It’s that time of year again: Across the country, men and women are packing their things and heading south for the Antarctic summer season. For the past two years, October has meant throwing my belongings into my faithful frame pack and heading to the South Pole to work for the United States Antarctic Program. “The Ice,” as USAP workers often call Antarctica, has a never-ending allure. With its vast expanses of white and otherworldly beauty, it is one of the most hauntingly lovely environments I have ever lived in.
But while old friends and co-workers already are making their way south for Amundsen-Scott Station’s annual reopening, I will not be joining them. I would love to return to the Antarctic Program one day, but I have made the decision — however bittersweet — to remain in the United States this year.
There are many reasons for my choice. Certainly, I’ll enjoy spending the holidays with my family again, and I won’t miss the months of powdered milk. More than anything else, though, I am staying because I am starting my way down a new career path, something that I need to continue to explore here in the United States.
In the few years since college, I have enjoyed varying jobs, ranging from ESL teacher to loader-operator, cook and cargo-handler. The most charitable of job interviewers described my resume as “eclectic.” While my passions have always lain in social advocacy, humanitarian work and writing, I have been searching for a trade that I can use to facilitate the work I love, wherever life happens to take me.
After volunteering with the Migrant Clinicians Network last summer as a translator, I have decided to go to nursing school to add “health care worker” to my list of skills. The day after making this decision, I signed up for classes at Baltimore City Community College to begin taking the necessary prerequisites.
Nursing is a skill that I can take all over the world. The possibilities are endless: from organizations like the International Red Cross and Doctors without Borders, to small towns in Maine, nurse practitioners and RNs are needed everywhere. Far from quashing my wandering ways, it’s a much-needed profession that can facilitate them. I just have to stay in one place long enough to get certified.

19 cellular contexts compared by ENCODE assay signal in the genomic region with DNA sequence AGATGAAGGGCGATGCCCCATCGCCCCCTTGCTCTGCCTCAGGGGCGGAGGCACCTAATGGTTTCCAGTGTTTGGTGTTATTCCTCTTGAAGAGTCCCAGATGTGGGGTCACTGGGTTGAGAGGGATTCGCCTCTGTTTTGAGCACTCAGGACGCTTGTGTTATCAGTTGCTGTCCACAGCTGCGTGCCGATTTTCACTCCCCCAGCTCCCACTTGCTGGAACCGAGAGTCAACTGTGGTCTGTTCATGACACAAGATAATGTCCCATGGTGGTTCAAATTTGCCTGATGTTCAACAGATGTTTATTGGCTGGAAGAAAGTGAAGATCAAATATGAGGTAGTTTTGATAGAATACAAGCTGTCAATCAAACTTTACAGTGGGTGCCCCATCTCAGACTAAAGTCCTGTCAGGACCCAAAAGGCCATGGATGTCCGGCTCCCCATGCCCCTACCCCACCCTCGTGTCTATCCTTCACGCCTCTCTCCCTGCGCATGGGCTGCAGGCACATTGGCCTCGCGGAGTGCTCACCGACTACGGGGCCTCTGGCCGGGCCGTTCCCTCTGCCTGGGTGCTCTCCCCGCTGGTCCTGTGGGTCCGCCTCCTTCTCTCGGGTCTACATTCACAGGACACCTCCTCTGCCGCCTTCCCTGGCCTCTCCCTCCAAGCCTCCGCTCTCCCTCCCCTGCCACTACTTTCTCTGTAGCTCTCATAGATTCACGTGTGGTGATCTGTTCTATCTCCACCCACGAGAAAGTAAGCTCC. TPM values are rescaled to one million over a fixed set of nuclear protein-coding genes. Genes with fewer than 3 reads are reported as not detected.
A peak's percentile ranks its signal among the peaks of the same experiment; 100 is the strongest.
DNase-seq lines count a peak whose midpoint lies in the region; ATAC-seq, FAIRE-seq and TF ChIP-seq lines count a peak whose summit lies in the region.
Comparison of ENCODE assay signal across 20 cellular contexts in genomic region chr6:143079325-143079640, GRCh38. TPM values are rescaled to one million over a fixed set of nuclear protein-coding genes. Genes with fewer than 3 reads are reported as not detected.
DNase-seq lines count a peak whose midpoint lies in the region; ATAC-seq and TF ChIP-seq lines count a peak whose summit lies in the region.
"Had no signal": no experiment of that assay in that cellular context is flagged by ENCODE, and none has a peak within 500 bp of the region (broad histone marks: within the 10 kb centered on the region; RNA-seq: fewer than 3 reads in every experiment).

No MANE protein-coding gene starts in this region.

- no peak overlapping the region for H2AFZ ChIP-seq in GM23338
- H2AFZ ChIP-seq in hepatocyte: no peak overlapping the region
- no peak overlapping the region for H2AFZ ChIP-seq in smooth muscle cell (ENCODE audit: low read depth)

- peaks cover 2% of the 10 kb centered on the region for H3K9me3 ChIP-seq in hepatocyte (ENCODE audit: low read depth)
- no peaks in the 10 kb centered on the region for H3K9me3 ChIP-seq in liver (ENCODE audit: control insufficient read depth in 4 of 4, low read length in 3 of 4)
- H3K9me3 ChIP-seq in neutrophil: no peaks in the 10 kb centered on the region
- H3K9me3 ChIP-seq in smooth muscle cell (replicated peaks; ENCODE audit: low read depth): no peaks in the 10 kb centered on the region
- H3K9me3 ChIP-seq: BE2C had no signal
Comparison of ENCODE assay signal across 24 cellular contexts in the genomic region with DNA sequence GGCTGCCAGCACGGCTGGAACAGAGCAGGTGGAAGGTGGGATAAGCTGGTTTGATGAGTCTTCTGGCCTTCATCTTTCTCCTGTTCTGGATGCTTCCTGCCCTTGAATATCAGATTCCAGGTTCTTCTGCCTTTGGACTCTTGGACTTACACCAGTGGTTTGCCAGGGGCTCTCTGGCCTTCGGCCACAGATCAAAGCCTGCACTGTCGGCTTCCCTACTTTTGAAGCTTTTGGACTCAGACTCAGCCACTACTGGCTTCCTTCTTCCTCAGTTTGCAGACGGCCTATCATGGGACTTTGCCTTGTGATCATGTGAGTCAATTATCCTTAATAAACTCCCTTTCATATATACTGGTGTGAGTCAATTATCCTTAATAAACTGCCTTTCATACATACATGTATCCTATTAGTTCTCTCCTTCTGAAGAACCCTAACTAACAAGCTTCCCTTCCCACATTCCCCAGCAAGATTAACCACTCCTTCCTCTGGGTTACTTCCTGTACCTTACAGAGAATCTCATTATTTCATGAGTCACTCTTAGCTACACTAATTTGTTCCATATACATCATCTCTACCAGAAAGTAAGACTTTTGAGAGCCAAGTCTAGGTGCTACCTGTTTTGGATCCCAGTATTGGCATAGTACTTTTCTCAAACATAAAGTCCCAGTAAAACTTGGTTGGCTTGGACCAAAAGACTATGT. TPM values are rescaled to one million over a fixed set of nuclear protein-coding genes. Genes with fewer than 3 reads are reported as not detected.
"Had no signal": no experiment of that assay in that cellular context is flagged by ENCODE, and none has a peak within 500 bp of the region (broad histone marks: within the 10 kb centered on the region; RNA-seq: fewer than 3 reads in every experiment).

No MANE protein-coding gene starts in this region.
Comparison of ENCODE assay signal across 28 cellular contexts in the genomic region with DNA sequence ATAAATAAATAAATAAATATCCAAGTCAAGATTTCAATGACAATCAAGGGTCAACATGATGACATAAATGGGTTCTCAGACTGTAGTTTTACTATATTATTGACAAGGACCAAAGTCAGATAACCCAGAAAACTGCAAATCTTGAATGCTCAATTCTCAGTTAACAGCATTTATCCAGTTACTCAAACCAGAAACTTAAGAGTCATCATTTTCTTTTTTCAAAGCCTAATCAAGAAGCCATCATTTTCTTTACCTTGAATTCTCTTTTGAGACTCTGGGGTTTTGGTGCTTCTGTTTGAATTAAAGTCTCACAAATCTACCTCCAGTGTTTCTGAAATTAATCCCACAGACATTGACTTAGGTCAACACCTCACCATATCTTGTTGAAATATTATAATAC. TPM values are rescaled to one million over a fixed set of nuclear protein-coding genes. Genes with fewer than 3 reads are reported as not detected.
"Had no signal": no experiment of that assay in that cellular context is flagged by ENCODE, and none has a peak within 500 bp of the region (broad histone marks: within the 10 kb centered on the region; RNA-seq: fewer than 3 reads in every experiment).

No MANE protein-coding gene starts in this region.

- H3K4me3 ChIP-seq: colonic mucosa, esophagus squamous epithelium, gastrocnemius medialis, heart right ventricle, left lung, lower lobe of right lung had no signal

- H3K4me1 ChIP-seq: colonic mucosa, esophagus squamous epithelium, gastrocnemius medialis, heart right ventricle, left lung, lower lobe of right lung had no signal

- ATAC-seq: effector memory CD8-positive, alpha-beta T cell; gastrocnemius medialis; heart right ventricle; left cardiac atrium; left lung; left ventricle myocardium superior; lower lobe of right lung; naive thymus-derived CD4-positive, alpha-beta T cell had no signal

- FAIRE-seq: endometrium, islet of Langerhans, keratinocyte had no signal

As much as I am enjoying my life here in the Baltimore-D.C. area (while admittedly less exotic, there is certainly much more to explore here than there is at South Pole Station), I get a small pang while talking to friends who are southbound. I call up old co-workers to get the news on who’s headed back down, who’s working what job, and to hear about what new things have gone on in people’s lives. Last season’s Fuels Foreman surprised us all by marrying one of our other co-workers this summer. Another Antarctic couple had a kayak wedding in Alaska, proving that South Pole love stories can endure. Perhaps some of the most exciting news, though, has been that of Jake, the longtime Antarctica Program veteran who got caught in a whiteout in Greenland last spring.
Alone and unequipped in a sudden Arctic storm, Jake dug a hole in the snow and hunkered in it for almost three whole days. Miraculously, he made it out of there. “Not many of us would have survived that,” was the unanimous reaction. For a long time, we were not sure how Jake would fare, and e-mail updates flashed back and forth with updates of his recovery.
Ultimately, Jake lost both of his feet as well as his right hand. But he dealt with this blow with characteristic style and panache that bowled over even his oldest co-workers. The first photos of Jake with his new right hook showed him playing pool — and winning. The next photos of Jake showed him with his two new prosthetic feet. He was surfing.
“Unbelievable,” said one of his former shift-mates on a late-summer phone call. “I can’t surf, and I have all four of my original limbs. It’s absolutely undeniable now: The man is a superhero.”
I hope to keep in touch with the South Pole community for years to come. There’s a lot of world out there to explore, and Polies seem to have a special aptitude for exploring it; as I dream up various plans for the future, I find myself often in contact with old friends from Antarctica for advice and a good yarn.
“Antarctica isn’t going anywhere,” one friend told me. “You can always come back south.”
Who knows; maybe I will go back to Antarctica again someday. And perhaps the next time I go back down, I’ll be a writer, an adventurer — and a nurse.
Meg Adams, who grew up in Holden and graduated from John Bapst Memorial High School in Bangor and Vassar College in New York, shares her experiences with readers each Friday. For more about her adventures, go to the BDN Web site: bangordailynews.com or e-mail her at firstname.lastname@example.org.